On July 12, 1841, Charles Jackson’s trial for the killing of Goodbread was scheduled before Judge John M. Hansford in Harrison county.  Hansford had been a friend of Goodbread, and was a well-known supporter of the Moderator faction.  Jackson’s friends, figuring that the man would not get a fair trial before Judge Hansford, arrived at the courthouse armed to the teeth.  When Judge Hansford saw the armed men, he fled the courthouse, leaving a note for the local sheriff stating, “I am unwilling to risk my person in the courthouse any longer, when I see myself surrounded by bravos and hired assassins.”  The trial ended before it even began.

This, of course, enraged the Moderators, who soon took matters into their own hands.  They ambushed and killed Jackson, as well as an innocent bystander whose name was Lauer.  Afterwards, the violence escalated, when the Regulators burned the homes of two families siding with the Moderators.  Charles Watt Moorman, allegedly a fugitive from Mississippi, now led the Regulators, spreading the reign of terror north into Panola and Harrison counties.  They hung Moderators and drove many others out of the area.  The group soon numbered so many men that Moorman actually considered overthrowing the Texas government and declaring himself the “dictator”.  In the meantime, residents were beginning to live in constant fear.

In October, 1841, Moorman led a party to avenge the Jackson-Lauer killing, surprising the assassins 25 miles north of Crockett, Texas.  They “arrested” the McFadden brothers and all were hanged with the exception of the youngest brother.

In the meantime, articles of impeachment had been filed against Judge Hansford for his failure to bring Jackson to trial.  On January 19, 1842, Hansford left office to escape the impeachment trial and retired on his farm near Jonesville.  Some years later, a mob of Regulators appeared at this house, demanding possession of some slaves that he was holding under a writ of sequestration.  When Hansford refused to turn over the slaves, the Regulators killed him.

In August, 1844, more than 200 Moderators attacked some 60 Regulators near Shelbyville in what became known as the Church Hill battle.  Finally, President Sam Houston had had enough.  Previous to this time Houston had stated publicly, “I think it advisable to declare Shelby County, Tenaha, and Terrapin’s Neck free and independent governments, and let them fight it out among themselves.”  However, at the time Houston was working to annex the Republic of Texas with United States.  He felt that it would be unadvisable to have a civil war taking place in East Texas as this would not help matters.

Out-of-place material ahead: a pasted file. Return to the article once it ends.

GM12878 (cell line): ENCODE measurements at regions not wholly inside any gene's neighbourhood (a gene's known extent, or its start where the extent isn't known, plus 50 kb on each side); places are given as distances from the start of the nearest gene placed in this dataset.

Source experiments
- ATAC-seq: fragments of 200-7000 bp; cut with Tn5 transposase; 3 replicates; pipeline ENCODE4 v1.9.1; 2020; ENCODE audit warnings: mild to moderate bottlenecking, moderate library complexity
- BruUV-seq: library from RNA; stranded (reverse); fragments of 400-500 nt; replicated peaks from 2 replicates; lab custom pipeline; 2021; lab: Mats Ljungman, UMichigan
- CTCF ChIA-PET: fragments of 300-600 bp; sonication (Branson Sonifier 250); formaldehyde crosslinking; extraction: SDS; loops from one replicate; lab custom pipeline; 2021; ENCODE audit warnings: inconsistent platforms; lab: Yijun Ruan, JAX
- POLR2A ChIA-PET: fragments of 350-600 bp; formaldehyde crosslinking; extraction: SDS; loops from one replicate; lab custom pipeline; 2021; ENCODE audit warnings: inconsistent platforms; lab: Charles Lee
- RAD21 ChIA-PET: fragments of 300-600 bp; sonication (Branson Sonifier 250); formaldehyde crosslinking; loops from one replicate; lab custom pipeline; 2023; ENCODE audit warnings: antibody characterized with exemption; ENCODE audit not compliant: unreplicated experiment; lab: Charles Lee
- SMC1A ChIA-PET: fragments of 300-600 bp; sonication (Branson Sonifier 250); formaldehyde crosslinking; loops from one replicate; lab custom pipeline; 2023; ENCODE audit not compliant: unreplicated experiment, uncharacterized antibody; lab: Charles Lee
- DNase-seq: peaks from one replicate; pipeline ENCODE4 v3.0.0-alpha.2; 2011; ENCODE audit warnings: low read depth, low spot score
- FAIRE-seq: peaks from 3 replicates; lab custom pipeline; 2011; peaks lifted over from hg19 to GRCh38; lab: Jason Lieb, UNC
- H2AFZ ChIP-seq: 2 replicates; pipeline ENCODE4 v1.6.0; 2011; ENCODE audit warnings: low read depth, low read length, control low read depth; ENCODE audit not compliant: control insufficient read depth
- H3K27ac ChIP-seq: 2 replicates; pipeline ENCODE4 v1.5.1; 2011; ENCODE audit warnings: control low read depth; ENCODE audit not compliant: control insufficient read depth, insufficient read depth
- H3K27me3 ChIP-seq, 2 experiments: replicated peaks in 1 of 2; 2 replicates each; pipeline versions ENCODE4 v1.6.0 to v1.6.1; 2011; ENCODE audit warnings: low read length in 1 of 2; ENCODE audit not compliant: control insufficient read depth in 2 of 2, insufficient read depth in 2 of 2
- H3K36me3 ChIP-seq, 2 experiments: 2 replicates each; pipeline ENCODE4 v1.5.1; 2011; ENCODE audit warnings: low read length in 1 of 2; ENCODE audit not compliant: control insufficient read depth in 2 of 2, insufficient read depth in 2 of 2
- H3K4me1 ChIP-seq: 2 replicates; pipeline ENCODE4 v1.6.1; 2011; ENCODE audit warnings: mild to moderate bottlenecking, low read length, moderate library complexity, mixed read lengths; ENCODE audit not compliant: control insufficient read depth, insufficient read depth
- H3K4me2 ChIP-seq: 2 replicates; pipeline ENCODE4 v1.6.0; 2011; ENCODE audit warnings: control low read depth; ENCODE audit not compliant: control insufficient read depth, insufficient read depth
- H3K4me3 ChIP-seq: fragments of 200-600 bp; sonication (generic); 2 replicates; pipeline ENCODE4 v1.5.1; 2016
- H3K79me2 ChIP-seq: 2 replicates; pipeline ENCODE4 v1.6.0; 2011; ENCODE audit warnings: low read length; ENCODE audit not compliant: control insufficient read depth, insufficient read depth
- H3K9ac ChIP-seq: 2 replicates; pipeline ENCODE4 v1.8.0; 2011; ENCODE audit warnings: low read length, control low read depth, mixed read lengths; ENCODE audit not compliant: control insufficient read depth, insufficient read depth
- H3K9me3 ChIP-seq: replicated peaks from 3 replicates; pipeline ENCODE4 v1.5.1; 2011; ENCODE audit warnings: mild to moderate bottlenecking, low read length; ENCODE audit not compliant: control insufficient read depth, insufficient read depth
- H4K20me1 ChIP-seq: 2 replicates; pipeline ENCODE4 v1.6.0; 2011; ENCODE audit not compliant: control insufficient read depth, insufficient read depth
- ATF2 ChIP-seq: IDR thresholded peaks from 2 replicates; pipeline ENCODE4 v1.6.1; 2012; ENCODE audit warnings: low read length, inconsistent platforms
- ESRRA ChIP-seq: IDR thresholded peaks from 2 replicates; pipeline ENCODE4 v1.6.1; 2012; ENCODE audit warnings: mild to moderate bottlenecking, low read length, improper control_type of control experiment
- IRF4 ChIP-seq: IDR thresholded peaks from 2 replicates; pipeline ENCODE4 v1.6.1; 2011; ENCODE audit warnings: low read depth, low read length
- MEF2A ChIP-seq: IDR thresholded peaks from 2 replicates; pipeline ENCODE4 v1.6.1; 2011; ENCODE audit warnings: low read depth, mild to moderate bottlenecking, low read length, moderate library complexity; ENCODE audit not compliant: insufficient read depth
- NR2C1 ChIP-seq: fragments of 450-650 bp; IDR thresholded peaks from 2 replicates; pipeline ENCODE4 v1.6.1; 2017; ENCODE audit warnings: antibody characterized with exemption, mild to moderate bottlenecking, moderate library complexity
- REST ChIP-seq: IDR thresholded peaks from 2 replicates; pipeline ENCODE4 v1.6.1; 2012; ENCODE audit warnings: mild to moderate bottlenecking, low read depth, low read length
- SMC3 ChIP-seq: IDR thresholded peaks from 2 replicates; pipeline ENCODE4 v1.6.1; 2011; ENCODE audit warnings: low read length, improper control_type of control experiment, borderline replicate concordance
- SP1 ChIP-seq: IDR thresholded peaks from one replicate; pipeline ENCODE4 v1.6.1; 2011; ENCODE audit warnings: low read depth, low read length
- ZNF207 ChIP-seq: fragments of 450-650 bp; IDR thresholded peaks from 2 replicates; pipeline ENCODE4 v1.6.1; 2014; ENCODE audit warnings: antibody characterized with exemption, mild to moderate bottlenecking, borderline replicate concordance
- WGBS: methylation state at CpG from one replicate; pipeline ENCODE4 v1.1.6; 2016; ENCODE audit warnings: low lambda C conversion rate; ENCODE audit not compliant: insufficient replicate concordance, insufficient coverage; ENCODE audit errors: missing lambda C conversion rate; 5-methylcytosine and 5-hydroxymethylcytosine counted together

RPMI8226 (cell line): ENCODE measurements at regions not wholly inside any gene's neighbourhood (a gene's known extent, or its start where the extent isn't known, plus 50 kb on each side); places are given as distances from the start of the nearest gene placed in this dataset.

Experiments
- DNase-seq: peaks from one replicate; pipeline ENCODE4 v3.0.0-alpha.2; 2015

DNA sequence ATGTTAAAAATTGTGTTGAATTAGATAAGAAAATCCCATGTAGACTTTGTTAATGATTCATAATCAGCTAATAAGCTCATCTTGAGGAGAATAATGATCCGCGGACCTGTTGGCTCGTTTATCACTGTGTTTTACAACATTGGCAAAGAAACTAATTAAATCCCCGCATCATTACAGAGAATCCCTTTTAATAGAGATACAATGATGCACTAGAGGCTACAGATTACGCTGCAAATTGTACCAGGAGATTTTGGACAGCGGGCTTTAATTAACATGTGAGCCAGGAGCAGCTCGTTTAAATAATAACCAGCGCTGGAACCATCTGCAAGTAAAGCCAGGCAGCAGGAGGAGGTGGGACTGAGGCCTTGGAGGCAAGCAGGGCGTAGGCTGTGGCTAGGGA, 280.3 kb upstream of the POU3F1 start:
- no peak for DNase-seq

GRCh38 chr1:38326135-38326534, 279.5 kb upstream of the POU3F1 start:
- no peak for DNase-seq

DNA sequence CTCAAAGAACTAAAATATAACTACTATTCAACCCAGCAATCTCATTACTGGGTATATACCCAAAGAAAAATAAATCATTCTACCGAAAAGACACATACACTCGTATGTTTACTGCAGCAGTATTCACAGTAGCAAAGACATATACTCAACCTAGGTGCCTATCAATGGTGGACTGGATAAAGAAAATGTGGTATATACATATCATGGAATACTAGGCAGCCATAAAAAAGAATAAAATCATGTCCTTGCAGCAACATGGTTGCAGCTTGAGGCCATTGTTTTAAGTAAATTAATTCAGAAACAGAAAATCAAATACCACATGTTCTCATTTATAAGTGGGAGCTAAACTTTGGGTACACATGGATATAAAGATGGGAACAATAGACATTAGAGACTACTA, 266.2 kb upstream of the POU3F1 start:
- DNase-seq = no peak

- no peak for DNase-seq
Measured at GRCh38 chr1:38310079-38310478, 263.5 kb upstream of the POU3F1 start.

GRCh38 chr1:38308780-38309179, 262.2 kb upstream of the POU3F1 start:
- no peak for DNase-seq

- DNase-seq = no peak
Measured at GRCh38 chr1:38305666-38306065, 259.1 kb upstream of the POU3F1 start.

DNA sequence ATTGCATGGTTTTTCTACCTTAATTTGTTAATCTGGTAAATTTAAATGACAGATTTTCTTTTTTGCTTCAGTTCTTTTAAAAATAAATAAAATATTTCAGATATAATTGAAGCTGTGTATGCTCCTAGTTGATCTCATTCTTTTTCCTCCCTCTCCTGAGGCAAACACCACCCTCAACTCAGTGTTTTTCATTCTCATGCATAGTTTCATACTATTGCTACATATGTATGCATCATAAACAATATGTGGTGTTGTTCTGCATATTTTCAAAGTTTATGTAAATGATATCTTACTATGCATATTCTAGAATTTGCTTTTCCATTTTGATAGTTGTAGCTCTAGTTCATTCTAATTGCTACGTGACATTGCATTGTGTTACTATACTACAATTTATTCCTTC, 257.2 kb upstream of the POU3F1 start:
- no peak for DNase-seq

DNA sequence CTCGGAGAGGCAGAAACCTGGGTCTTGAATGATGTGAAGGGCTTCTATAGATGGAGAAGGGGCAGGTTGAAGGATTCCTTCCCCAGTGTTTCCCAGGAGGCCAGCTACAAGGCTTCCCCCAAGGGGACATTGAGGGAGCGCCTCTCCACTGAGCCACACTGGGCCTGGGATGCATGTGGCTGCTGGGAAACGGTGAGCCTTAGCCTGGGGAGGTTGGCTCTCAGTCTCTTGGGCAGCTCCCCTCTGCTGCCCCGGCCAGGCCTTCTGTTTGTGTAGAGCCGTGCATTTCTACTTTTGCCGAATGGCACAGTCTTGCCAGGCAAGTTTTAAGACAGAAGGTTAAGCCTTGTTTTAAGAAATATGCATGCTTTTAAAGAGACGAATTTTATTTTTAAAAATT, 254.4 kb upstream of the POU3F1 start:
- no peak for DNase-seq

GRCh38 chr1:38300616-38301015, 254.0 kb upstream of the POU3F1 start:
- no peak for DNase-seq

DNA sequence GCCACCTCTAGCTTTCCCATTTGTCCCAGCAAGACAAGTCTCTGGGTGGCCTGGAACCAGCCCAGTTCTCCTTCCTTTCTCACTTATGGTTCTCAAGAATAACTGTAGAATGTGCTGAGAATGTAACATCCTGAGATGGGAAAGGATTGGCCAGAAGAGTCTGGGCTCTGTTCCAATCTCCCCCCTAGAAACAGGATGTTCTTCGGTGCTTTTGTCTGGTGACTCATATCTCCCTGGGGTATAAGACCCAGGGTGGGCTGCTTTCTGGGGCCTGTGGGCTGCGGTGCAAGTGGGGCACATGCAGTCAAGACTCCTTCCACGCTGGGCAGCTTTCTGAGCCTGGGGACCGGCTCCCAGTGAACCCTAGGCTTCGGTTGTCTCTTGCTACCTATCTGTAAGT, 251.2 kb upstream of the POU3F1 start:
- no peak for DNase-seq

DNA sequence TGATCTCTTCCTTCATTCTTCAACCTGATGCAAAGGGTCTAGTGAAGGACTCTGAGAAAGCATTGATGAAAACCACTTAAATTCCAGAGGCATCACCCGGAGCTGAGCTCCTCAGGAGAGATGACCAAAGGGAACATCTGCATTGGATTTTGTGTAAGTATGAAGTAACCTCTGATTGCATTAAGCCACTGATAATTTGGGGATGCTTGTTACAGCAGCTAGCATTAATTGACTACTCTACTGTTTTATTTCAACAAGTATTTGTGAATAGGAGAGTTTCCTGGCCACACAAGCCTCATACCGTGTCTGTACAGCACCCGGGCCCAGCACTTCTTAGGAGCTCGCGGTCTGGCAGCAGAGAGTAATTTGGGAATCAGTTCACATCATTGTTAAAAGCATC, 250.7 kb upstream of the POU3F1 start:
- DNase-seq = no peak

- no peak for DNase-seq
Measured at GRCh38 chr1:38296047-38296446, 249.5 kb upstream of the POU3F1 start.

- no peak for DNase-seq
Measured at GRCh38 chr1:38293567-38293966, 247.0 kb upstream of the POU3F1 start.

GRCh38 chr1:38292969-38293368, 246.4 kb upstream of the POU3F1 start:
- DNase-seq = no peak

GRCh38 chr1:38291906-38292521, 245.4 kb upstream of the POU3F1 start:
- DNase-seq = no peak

On August 14, 1844, Houston ordered Travis G. Brooks and Alexander Horton to lead 500 militia into East Texas and make peace between the factions.  Brooks was immediately arrested, held, but soon released.  Exasperated, Houston himself rode to East Texas and set up headquarters in San Augustine to take charge of the battle.  Through his diplomacy of fairness and evenhandedness, Houston was able to get both factions to sign a peace treaty.  Both factions put aside their differences during the Mexican-American War and joined together with Captain L. H. Mobitt’s company of fighters.

Though there was some initial resistance from both the Regulators and the Moderators, the show of force by the Republic of Texas finally put an end to the conflict.  Leaders of both sides were arrested, including Charles Watt Moorman.  Some years later after his release, Moorman was shot and killed in Louisiana in 1850.

May 20, 2012








The boarding house on Wettermark street near the campus of Stephen F. Austin State College was the setting for many a juvenile prank during the fall of 1955.  I was a freshman student at the Nacogdoches college living in the large, two-story house with eight other male students at the time.  More time was invested in playing pranks on each other than in studying the expensive courses required for a degree.